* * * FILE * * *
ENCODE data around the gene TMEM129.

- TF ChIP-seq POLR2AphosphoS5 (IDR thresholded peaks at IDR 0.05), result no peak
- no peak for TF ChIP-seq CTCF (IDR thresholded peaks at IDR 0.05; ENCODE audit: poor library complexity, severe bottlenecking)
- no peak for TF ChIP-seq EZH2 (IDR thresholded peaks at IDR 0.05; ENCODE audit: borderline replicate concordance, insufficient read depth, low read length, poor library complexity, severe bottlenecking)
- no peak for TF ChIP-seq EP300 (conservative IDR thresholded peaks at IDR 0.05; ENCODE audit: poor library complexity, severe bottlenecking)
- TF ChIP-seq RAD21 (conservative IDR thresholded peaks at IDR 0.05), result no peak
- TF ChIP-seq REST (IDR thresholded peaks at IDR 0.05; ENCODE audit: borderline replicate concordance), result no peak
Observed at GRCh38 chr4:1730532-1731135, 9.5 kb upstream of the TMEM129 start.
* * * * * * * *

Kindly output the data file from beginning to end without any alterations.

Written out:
ENCODE data around the gene TMEM129.

- TF ChIP-seq POLR2AphosphoS5 (IDR thresholded peaks at IDR 0.05), result no peak
- no peak for TF ChIP-seq CTCF (IDR thresholded peaks at IDR 0.05; ENCODE audit: poor library complexity, severe bottlenecking)
- no peak for TF ChIP-seq EZH2 (IDR thresholded peaks at IDR 0.05; ENCODE audit: borderline replicate concordance, insufficient read depth, low read length, poor library complexity, severe bottlenecking)
- no peak for TF ChIP-seq EP300 (conservative IDR thresholded peaks at IDR 0.05; ENCODE audit: poor library complexity, severe bottlenecking)
- TF ChIP-seq RAD21 (conservative IDR thresholded peaks at IDR 0.05), result no peak
- TF ChIP-seq REST (IDR thresholded peaks at IDR 0.05; ENCODE audit: borderline replicate concordance), result no peak
Observed at GRCh38 chr4:1730532-1731135, 9.5 kb upstream of the TMEM129 start.